“…and then, out of nowhere, he bit me!”
Much to our disappointment, dogs do not speak our language and because of this fact our dogs are often misunderstood, leading to behavioral issues, distrust and accidents. The only way to truly comprehend and communicate with our dogs is by understanding and appreciating what their body language is trying to tell us. By learning how to read our dogs, and those we encounter, we are setting ourselves up to be better dog parents, better friends and, let’s be honest, potentially saving a dog from rehoming.
Dogs speak with their bodies and have a complex assortment of conscious and subconscious behaviors to relay how they are feeling and as mechanisms for dealing with stressors. I am not saying you must be a behavior specialist to “understand” dogs but by understanding the basics of canine body language you are taking the rights steps toward a more rewarding relationship with your dog and those your meet!
When dogs are seeking attention from us or from other dogs, they use a variety of behaviors; muzzle/ear licking, jumping up, body curving (aka the wiggles), blinking, exposing teeth “smiling”, lowering their ears and play bowing. As dog owners, many of you probably nodded while reading through these because you’ve seen them a time or two when returning home or if you have a particularly fun toy. These types of behaviors are also used when one dog is trying to appease another dog. Socially experienced, or well socialized dogs, will also use these behaviors to avoid confrontation. Very often we see dogs that do not understand these cues that will take the opportunity to be aggressive.
One of the biggest misconceptions in the dog world is that a wagging tail means a happy dog. Tail wagging signals arousal. With our favorite breed having a shortened tail it can be difficult to determine exactly what your dog may be doing. The position of the tail can also be an indicator; above the spine or erect is associated with assertiveness, confident and even aggression, tail down can mean fear or stress and last a tucked tail shows a high level of anxiety. Lastly, studies have shown that the speed and direction of the wag can also tell us something! A tail wag, mostly to the right is seen when a dog is happy, like when it sees its owner and a tail wag mostly toward the left is seen with negative stimulus. This, of course, is difficult for the untrained eye to see.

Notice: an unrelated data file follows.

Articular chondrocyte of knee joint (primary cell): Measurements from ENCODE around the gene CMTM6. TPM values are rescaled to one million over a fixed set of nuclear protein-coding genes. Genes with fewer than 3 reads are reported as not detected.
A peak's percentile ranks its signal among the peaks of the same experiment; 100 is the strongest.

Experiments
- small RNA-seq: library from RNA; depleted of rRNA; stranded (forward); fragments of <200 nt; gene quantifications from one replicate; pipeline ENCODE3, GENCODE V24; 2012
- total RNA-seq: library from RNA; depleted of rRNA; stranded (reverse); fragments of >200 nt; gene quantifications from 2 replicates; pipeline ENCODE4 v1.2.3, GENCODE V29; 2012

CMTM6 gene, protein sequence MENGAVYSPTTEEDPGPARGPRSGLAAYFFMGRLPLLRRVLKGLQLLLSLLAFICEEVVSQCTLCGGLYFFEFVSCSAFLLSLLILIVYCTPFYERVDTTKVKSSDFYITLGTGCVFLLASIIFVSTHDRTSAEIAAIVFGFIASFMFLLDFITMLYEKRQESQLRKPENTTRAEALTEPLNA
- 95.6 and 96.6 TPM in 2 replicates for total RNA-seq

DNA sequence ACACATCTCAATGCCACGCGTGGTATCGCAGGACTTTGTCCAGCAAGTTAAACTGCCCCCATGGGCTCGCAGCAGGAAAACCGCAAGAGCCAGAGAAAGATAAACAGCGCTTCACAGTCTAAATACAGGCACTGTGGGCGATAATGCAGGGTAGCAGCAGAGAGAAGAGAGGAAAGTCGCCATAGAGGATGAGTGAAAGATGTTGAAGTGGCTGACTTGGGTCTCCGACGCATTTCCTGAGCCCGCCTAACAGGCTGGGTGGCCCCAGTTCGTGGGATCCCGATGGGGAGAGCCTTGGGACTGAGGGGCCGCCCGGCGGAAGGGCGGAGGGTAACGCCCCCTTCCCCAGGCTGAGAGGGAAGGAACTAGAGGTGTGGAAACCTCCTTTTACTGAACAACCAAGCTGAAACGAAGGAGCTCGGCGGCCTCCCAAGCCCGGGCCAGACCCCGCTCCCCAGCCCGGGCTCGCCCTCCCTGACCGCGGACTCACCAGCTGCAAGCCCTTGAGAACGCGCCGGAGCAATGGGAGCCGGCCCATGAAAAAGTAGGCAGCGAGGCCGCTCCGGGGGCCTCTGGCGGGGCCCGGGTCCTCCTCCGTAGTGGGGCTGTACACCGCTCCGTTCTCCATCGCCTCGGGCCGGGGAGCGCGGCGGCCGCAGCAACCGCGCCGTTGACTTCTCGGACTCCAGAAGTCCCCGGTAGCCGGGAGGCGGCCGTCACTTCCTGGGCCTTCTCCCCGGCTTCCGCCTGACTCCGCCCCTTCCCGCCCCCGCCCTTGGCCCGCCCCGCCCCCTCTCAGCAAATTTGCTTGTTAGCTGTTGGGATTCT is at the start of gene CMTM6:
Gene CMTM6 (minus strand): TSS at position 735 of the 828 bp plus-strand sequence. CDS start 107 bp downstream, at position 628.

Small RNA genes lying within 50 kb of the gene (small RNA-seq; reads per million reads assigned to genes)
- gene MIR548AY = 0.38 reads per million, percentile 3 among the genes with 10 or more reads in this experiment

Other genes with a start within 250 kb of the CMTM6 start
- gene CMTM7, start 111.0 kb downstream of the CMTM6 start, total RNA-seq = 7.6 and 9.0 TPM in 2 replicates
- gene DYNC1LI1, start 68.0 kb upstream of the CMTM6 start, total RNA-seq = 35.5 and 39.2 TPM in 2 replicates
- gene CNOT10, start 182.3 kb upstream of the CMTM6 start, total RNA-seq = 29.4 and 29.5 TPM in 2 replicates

When dogs are stressed or nervous there are many different behaviors that dogs use to show that they feel threatened or to calm themselves. These are the signs that are often overlooked that can lead to escalated or unwanted actions from our canine companions. To the inexperienced owner these actions seem normal, but they may not be.
- Yawning. While dogs, like us, yawn when they are tired, they are much more likely to yawn when they are upset or stressed.
- Lick lipping. Lick lipping does not always mean your pup is hungry, it is also an indicator of nervousness.
- Brief of complete body freezing. A freeze is a dog’s way of avoiding until they can decide if they should flee or fight.
- Panting, drooling or curved tongue indicate stress. The curve of the tongue is caused from tension.
- “Whale eye” is seen when a dog turns his head away and you see the white of their eyes. They do this to turn away from what they’re afraid of, or what is causing discomfort.
Dogs are amazingly tolerant and often will do all these behaviors without moving on to a more negative reaction but in our rescue lives we often see dogs that simply are not as tolerant. This is one of the many reason giving your dog ample time to settle into their new home for several weeks or months is encouraged. The time allows you to learn about your pups’ special quirks are and how these behaviors translate into your dog’s language. I hope that by educating and teaching as many people as we can how to “read” their dog we can avoid scary situations that change how we look at our beloved pets!